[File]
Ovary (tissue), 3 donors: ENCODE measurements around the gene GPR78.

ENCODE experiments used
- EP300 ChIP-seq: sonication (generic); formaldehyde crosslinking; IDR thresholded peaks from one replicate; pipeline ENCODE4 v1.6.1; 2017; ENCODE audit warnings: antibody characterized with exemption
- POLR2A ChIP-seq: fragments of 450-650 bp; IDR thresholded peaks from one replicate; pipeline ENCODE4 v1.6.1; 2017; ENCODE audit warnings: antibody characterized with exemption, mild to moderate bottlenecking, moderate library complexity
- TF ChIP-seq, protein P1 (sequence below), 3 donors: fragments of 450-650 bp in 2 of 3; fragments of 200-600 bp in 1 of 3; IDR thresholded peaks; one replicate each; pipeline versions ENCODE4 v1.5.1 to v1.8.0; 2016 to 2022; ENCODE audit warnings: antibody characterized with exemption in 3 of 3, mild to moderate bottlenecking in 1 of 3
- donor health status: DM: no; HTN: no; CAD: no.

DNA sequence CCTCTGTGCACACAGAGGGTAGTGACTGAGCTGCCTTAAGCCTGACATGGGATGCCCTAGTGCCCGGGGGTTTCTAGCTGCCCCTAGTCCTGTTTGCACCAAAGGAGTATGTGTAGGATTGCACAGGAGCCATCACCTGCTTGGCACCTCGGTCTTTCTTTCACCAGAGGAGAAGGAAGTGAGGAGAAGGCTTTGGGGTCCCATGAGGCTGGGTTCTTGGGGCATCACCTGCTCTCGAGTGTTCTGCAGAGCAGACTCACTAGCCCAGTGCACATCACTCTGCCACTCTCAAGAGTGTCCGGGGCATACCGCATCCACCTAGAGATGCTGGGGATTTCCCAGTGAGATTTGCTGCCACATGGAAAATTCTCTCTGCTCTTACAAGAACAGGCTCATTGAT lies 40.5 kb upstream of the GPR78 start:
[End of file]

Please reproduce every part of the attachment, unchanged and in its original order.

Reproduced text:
Ovary (tissue), 3 donors: ENCODE measurements around the gene GPR78.

ENCODE experiments used
- EP300 ChIP-seq: sonication (generic); formaldehyde crosslinking; IDR thresholded peaks from one replicate; pipeline ENCODE4 v1.6.1; 2017; ENCODE audit warnings: antibody characterized with exemption
- POLR2A ChIP-seq: fragments of 450-650 bp; IDR thresholded peaks from one replicate; pipeline ENCODE4 v1.6.1; 2017; ENCODE audit warnings: antibody characterized with exemption, mild to moderate bottlenecking, moderate library complexity
- TF ChIP-seq, protein P1 (sequence below), 3 donors: fragments of 450-650 bp in 2 of 3; fragments of 200-600 bp in 1 of 3; IDR thresholded peaks; one replicate each; pipeline versions ENCODE4 v1.5.1 to v1.8.0; 2016 to 2022; ENCODE audit warnings: antibody characterized with exemption in 3 of 3, mild to moderate bottlenecking in 1 of 3
- donor health status: DM: no; HTN: no; CAD: no.

DNA sequence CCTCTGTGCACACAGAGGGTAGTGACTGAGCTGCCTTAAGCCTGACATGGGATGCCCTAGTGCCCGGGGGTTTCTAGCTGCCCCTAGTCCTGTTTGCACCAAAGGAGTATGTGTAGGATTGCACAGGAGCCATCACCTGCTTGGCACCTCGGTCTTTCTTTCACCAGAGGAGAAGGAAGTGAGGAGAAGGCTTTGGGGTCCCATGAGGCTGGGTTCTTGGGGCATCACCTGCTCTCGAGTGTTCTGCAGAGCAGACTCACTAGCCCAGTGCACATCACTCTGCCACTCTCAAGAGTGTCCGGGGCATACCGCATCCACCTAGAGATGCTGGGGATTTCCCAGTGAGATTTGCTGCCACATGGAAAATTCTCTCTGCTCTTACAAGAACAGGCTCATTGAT lies 40.5 kb upstream of the GPR78 start: